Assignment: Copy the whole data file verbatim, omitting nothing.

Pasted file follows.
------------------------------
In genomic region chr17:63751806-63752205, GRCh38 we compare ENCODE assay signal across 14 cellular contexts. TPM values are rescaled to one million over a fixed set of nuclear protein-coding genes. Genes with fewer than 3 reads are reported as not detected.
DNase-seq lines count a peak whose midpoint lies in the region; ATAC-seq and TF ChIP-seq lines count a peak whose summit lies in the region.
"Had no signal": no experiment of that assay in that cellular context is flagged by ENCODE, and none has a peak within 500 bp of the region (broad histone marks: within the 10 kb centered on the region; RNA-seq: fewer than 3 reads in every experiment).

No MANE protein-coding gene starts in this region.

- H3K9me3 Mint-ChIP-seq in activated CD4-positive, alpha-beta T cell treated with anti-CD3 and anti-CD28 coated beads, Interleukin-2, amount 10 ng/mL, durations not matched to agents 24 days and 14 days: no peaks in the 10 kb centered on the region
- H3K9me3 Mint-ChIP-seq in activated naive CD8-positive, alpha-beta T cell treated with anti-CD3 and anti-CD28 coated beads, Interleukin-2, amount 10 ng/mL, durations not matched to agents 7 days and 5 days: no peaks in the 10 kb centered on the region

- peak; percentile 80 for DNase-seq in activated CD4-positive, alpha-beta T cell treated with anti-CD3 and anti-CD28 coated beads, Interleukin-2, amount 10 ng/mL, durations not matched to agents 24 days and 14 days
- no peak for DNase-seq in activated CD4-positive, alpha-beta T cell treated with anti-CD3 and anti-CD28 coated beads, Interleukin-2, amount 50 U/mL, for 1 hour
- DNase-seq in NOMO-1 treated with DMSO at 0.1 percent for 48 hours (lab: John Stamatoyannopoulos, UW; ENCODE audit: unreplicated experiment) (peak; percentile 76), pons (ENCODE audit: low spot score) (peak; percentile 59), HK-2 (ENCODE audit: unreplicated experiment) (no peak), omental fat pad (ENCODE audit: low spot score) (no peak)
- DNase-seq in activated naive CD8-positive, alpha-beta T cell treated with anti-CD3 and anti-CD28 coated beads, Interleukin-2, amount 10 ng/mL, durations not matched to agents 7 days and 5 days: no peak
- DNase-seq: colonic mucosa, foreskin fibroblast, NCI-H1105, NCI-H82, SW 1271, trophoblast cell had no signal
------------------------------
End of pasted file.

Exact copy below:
In genomic region chr17:63751806-63752205, GRCh38 we compare ENCODE assay signal across 14 cellular contexts. TPM values are rescaled to one million over a fixed set of nuclear protein-coding genes. Genes with fewer than 3 reads are reported as not detected.
DNase-seq lines count a peak whose midpoint lies in the region; ATAC-seq and TF ChIP-seq lines count a peak whose summit lies in the region.
"Had no signal": no experiment of that assay in that cellular context is flagged by ENCODE, and none has a peak within 500 bp of the region (broad histone marks: within the 10 kb centered on the region; RNA-seq: fewer than 3 reads in every experiment).

No MANE protein-coding gene starts in this region.

- H3K9me3 Mint-ChIP-seq in activated CD4-positive, alpha-beta T cell treated with anti-CD3 and anti-CD28 coated beads, Interleukin-2, amount 10 ng/mL, durations not matched to agents 24 days and 14 days: no peaks in the 10 kb centered on the region
- H3K9me3 Mint-ChIP-seq in activated naive CD8-positive, alpha-beta T cell treated with anti-CD3 and anti-CD28 coated beads, Interleukin-2, amount 10 ng/mL, durations not matched to agents 7 days and 5 days: no peaks in the 10 kb centered on the region

- peak; percentile 80 for DNase-seq in activated CD4-positive, alpha-beta T cell treated with anti-CD3 and anti-CD28 coated beads, Interleukin-2, amount 10 ng/mL, durations not matched to agents 24 days and 14 days
- no peak for DNase-seq in activated CD4-positive, alpha-beta T cell treated with anti-CD3 and anti-CD28 coated beads, Interleukin-2, amount 50 U/mL, for 1 hour
- DNase-seq in NOMO-1 treated with DMSO at 0.1 percent for 48 hours (lab: John Stamatoyannopoulos, UW; ENCODE audit: unreplicated experiment) (peak; percentile 76), pons (ENCODE audit: low spot score) (peak; percentile 59), HK-2 (ENCODE audit: unreplicated experiment) (no peak), omental fat pad (ENCODE audit: low spot score) (no peak)
- DNase-seq in activated naive CD8-positive, alpha-beta T cell treated with anti-CD3 and anti-CD28 coated beads, Interleukin-2, amount 10 ng/mL, durations not matched to agents 7 days and 5 days: no peak
- DNase-seq: colonic mucosa, foreskin fibroblast, NCI-H1105, NCI-H82, SW 1271, trophoblast cell had no signal